The Agency for Socio-Cultural Work for Youth and Adults in the Ministry of Culture, Youth Sports and Media is responsible for the coordination of youth and children’s policy in the Flemish Community. For the French Community, youth falls under Youth Service in the Ministry for Culture, promoting participation and citizenship, as well as providing support to youth organisations and centres. The Ministry for Culture, Media and Tourism for the German-Speaking Community contains a Youth Affairs office, providing support for youth work and running youth centres.

Youth and Representation

Does the country have a national youth organisation / association (council, platform, body)?
According to the Flemish Youth Council is an official advisory body that defends the interests of youth in Flanders.  The Youth Council of the French Community has a similar role, and lobbies the government through the issuance of “official notices” stating its policy positions.  The Council of German-Speaking Youth is a federation of youth organisations and local youth councils, and like the Flemish and French youth councils, is governed by a General Assembly comprised of young people.

Budget & Spending

What is the budget allocated to the governmental authority (ministry, department or office) that is primarily responsible for youth and/or youth programming?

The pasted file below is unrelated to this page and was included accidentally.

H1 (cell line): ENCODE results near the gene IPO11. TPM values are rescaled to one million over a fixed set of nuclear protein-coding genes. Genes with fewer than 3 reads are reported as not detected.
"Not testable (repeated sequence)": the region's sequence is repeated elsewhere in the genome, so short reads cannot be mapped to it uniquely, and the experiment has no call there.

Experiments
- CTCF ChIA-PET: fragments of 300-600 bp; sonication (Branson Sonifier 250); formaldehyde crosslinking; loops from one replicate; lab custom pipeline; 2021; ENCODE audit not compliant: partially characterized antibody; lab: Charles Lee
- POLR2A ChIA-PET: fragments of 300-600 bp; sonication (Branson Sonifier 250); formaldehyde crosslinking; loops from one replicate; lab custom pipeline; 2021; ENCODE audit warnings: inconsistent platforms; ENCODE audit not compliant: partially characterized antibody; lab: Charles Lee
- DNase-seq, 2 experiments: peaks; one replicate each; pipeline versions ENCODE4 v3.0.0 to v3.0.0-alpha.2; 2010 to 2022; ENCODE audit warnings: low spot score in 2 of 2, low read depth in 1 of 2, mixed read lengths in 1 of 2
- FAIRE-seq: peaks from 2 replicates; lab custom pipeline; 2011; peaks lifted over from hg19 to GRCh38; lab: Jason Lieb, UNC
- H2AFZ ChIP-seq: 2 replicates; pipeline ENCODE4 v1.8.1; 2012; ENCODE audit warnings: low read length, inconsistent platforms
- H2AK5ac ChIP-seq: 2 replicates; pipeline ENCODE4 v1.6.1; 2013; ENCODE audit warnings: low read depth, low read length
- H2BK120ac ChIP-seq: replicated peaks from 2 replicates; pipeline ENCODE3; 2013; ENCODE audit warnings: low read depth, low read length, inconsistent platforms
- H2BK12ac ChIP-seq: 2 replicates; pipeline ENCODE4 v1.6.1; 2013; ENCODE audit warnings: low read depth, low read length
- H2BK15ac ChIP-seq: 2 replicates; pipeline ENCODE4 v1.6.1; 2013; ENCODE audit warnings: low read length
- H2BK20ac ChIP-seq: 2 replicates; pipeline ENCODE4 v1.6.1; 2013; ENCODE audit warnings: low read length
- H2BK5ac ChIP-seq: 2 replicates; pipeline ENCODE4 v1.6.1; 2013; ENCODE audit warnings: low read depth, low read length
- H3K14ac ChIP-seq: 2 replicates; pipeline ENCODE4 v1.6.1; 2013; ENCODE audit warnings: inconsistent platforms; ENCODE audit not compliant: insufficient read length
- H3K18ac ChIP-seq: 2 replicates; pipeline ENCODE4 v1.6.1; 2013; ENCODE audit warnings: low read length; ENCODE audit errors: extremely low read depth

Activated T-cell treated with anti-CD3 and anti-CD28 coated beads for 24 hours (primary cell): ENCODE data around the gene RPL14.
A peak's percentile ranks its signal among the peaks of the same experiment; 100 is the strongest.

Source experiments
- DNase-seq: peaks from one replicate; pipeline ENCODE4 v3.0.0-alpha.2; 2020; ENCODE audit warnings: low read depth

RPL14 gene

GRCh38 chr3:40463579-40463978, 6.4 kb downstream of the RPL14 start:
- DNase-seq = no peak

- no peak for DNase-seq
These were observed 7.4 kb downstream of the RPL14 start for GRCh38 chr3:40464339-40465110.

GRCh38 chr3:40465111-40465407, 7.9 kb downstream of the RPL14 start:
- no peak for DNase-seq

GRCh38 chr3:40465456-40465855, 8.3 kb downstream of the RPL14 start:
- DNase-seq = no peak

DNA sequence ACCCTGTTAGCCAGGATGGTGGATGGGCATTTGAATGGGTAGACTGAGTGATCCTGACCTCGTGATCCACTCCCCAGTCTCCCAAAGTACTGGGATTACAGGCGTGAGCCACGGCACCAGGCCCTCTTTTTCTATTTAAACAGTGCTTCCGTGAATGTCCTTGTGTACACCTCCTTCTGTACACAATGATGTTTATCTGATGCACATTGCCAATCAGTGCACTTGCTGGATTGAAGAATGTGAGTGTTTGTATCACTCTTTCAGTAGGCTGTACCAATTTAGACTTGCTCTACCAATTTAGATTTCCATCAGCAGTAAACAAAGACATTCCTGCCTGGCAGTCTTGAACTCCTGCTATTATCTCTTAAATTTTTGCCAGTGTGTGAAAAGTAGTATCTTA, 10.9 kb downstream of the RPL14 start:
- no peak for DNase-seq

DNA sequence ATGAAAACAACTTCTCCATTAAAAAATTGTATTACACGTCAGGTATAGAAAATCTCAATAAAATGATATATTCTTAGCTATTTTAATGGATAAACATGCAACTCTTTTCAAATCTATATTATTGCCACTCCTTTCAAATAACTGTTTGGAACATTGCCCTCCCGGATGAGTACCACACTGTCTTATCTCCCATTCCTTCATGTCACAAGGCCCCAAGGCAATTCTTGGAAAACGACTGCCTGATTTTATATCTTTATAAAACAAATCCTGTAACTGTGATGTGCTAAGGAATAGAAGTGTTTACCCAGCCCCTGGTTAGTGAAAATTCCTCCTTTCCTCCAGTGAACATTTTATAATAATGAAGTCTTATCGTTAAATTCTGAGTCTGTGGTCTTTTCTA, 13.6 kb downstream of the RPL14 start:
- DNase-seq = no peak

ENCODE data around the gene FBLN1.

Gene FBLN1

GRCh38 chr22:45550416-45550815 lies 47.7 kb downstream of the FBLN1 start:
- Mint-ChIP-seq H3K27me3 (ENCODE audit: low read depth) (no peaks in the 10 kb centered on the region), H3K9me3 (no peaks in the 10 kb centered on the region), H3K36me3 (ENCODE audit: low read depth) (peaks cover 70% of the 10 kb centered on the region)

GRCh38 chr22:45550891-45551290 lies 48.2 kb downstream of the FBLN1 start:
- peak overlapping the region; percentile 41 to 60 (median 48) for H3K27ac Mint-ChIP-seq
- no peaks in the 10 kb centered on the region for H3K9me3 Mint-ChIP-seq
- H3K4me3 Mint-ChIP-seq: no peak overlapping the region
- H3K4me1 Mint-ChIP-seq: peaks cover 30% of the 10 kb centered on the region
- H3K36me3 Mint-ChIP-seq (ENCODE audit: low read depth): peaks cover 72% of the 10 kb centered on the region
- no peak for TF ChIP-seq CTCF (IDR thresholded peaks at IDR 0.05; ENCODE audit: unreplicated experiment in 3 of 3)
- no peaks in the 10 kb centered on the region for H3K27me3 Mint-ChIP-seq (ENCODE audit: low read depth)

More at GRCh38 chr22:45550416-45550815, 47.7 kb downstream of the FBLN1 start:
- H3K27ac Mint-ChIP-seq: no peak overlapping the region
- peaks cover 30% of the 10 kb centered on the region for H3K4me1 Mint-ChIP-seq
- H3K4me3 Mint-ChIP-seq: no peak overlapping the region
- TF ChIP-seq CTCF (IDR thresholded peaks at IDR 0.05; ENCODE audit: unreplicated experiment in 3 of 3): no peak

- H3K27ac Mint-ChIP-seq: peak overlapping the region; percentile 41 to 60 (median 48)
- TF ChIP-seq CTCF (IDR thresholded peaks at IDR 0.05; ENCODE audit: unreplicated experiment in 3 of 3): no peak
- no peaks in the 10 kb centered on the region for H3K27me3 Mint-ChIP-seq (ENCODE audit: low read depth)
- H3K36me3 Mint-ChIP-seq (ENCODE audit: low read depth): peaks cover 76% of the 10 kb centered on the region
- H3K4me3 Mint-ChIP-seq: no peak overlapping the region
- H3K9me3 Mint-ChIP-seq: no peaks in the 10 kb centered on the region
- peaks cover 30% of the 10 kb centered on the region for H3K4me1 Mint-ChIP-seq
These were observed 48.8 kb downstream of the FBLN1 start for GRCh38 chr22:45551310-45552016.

EUR 109 million
USD 150 million
The Flemish Agency for Socio-Cultural Work for Youth and Adults budget for 2013 was EUR 70.7 million (USD 97.4 million). For the French Community, the budget for youth within the Ministry for Culture was EUR 33 million (USD 45.5 million). For the German-speaking Community, the budget in 2013 for youth within their Ministry for Culture, Media and Tourism was EUR 5 million (USD 6.9 million). According to the World Bank, Belgium spent 12.47% of its government expenditure and 6.57% of its GDP on education provision in 2010.
Total Expenditure on Education as a Percentage of Government Spending and GDP

  • % of GDP
  • % of gov. expenditure

Source: World Bank
Gaps indicate missing data from the original data source. (Accessed August 2013).

Additional Background

From Youth Policy in the three communities of Belgium (2010):

Belgium is a federal state, consisting of 3 Communities (the Flemish Community, the French Community and the German-Speaking Community) and 3 Regions (the Flemish Region, the Walloon Region and the Brussels Capital Region). There is NO hierarchy between the federal, the Community and the Regional levels [...]